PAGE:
This is a randomized clinical trial assessing the efficacy of two types of counseling (Computer-Assisted Motivational Intervention [CAMI] versus Didactic Educational Counseling [DEC]) to see which can better reduce female adolescents' risk taking behaviors that put them at risk for unintended pregnancy and sexually transmitted diseases (STDs). The intervention phase consists of three 30-minute counseling sessions over the first 6 months followed by a visit every three months during the 12 month follow up phase. We, the researchers, hypothesize that the CAMI will decrease the proportion of subjects who engage in any intercourse that is poorly protected against pregnancy and against STDs.
Sexually Transmitted Diseases
Behavioral: Computer-Assisted Motivational Intervention
Behavioral: Didactic Educational Counseling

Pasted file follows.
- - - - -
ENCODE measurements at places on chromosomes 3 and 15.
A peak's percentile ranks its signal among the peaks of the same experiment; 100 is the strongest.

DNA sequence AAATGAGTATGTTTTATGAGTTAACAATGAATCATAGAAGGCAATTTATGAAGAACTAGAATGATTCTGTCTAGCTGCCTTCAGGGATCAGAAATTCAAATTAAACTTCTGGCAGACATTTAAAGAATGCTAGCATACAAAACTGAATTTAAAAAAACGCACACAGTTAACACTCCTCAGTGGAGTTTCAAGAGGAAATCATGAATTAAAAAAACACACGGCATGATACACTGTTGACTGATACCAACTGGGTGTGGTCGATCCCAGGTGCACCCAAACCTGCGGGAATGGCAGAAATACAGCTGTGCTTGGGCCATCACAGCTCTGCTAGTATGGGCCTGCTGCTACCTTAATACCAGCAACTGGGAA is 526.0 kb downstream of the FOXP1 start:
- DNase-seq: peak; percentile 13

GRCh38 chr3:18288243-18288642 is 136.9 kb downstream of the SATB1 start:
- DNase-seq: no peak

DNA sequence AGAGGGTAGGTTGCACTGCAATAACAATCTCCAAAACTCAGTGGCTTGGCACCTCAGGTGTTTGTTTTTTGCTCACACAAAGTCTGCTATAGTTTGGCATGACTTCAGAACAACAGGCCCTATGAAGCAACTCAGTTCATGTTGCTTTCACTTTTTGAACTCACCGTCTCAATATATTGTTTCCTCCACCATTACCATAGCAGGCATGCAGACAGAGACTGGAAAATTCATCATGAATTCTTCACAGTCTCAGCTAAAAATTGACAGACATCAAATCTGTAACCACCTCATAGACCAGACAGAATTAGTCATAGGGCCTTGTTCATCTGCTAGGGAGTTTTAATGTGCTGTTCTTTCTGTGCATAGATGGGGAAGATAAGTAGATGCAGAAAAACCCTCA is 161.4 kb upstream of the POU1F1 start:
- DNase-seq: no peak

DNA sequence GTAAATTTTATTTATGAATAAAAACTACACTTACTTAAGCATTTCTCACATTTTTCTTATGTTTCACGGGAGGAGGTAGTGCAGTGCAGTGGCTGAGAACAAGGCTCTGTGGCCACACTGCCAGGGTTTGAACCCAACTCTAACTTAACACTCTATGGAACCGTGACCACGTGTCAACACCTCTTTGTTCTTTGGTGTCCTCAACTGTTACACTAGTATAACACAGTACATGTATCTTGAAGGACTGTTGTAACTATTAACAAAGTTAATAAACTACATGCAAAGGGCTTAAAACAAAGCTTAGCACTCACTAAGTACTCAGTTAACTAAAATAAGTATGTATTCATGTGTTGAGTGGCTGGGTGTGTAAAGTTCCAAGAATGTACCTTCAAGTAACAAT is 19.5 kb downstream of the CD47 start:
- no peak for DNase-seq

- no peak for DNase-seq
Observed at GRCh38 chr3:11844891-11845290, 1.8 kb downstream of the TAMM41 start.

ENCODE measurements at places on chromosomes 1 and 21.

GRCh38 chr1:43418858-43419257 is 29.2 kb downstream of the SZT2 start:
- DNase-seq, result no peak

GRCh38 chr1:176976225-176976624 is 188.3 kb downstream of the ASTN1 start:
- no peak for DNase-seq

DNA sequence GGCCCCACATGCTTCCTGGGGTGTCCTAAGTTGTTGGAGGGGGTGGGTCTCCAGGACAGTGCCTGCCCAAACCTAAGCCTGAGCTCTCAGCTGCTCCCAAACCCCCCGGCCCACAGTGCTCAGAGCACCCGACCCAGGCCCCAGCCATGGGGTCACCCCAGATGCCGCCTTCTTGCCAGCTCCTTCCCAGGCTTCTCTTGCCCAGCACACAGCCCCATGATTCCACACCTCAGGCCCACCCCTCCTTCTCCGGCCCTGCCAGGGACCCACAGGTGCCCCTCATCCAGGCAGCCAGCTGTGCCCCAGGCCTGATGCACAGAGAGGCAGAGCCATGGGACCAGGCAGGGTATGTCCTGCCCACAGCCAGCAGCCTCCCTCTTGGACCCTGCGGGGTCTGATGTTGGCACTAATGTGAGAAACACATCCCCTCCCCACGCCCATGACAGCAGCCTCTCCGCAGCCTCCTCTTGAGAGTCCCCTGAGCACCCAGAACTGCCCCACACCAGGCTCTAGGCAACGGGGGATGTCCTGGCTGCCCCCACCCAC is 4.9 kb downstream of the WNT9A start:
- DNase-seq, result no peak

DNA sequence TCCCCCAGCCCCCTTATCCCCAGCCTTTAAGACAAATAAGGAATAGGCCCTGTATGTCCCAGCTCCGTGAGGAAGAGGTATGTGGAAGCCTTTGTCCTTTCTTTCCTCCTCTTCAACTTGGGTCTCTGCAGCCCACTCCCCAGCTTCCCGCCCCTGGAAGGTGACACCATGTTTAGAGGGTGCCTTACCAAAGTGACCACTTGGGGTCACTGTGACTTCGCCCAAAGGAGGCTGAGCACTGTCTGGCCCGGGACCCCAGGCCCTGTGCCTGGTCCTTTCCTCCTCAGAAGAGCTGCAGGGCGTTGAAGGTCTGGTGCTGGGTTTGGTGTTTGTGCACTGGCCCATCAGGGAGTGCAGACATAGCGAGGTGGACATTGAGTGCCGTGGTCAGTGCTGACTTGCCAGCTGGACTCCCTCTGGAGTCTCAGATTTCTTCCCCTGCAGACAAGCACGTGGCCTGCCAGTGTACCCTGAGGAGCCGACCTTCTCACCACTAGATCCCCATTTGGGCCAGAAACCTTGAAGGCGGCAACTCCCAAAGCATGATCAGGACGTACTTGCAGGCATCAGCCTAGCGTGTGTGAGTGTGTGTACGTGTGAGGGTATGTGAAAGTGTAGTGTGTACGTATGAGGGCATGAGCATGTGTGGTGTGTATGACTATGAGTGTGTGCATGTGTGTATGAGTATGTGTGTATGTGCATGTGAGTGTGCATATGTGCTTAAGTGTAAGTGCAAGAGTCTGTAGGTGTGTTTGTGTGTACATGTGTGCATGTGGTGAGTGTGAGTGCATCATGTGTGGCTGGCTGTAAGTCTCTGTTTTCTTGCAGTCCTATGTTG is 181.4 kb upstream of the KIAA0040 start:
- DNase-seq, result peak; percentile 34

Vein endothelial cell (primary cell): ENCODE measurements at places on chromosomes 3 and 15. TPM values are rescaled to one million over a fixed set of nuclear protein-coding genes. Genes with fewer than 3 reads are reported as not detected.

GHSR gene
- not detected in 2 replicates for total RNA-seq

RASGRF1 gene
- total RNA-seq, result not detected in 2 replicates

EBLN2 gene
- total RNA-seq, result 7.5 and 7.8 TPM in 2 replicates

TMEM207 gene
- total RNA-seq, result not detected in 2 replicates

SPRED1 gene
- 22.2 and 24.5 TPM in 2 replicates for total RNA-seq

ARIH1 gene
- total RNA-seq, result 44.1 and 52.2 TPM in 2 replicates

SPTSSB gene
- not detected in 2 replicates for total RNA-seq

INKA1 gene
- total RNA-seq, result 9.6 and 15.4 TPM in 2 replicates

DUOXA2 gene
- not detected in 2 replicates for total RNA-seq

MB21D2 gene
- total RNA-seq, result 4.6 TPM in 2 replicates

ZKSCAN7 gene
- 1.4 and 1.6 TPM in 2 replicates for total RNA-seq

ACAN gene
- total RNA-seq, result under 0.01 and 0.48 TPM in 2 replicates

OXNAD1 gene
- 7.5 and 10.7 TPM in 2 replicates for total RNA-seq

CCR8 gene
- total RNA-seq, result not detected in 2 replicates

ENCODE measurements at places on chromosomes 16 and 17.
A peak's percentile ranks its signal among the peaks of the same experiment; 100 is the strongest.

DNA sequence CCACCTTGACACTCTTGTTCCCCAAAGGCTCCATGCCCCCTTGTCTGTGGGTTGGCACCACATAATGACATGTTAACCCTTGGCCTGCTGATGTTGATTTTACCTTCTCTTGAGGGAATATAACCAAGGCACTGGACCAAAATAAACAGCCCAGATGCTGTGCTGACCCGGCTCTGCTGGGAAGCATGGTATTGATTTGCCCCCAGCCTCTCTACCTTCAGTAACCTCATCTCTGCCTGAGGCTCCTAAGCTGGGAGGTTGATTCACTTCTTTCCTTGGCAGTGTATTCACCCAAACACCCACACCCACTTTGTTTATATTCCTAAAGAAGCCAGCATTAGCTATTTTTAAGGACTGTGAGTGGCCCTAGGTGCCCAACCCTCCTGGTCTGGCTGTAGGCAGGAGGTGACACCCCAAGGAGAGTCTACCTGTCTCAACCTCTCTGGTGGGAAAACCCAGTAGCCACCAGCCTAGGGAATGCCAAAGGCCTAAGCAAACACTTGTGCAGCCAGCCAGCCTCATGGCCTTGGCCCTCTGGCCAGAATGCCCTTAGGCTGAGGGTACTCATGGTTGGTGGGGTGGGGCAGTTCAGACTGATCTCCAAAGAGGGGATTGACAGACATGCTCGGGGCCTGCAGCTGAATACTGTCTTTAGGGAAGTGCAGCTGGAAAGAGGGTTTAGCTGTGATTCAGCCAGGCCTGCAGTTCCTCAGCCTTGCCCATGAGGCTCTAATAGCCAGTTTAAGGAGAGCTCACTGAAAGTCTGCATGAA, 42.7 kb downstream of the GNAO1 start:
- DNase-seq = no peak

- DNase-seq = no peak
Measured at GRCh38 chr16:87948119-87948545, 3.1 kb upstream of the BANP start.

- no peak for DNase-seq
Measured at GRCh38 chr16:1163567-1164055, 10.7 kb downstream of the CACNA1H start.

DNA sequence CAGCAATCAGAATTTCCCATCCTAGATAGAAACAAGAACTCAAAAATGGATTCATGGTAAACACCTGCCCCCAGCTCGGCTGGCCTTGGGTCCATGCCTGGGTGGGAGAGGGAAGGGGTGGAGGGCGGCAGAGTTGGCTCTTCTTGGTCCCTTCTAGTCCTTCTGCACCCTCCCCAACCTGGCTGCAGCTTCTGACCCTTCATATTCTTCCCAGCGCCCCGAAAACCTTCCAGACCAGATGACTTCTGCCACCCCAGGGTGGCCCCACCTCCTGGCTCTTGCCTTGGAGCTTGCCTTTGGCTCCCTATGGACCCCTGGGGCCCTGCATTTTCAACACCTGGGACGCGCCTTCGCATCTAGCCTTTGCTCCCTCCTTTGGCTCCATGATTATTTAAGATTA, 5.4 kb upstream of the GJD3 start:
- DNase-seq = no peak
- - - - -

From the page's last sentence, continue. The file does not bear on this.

Adolescent unintended pregnancy and STDs remain at epidemic levels in the United States. Healthy People 2010 Objectives set a goal to increase to 90% the proportion of sexually active adolescents who use contraception that both effectively prevents pregnancy and provides barrier protection against disease. How to effectively counsel adolescents to reach this goal is unclear. Counseling and feedback based on the Transtheoretical Model (TTM) have demonstrated greater success than standard, action-oriented advice in several domains of behavior change. The effectiveness of this type of counseling to alter female adolescents' sexual and contraceptive behaviors has not been rigorously evaluated. We propose recruiting 660 female adolescents, ages 13 to 21 years, from an inner-city, hospital-based clinic and randomizing them to either an innovative Computer-Assisted Motivational Intervention (CAMI) or a Didactic Educational Control (DEC). The CAMI group will receive three, 30-minute sessions of one-on-one counseling with a counselor that is guided by computer-generated personalized feedback. The CAMI is based on the principles of the TTM and on Motivational Interviewing. The DEC provides three 30-minute sessions of one-on-one didactic information on contraception, STD prevention, and abstinence. The two interventions are identical in length and timing but vary in educational content, counseling style, and the provision of personalized feedback. We will track the two groups of female adolescents in this study through a 6-month intervention phase and a 12-month follow-up phase to assess differences in sexual and contraceptive behaviors by group. The primary specific aim for the study is to evaluate the efficacy of the CAMI as compared to the DEC in reducing sexual behaviors that increase the risks of both unintended pregnancy and STDs. We will examine protective sexual behaviors in three ways: 1) behaviors that protect against pregnancy; 2) behaviors that protect against STDs; and 3) behaviors that protect against both pregnancy and STDs. Our primary hypothesis is that the CAMI will decrease the proportion of subjects who engage in any intercourse that is poorly protected against pregnancy and against STDs. We also predict that among sexually active subjects, the CAMI will increase the percentage of episodes of intercourse that are well protected by the use of both condoms plus another contraceptive. Finally, we also predict that the CAMI will increase the prevalence of abstinence among the entire sample. If proven effective, computer-assisted personalized motivational counseling could be broadly implemented as a method to decrease the incidence of unintended pregnancy and STDs among female adolescents.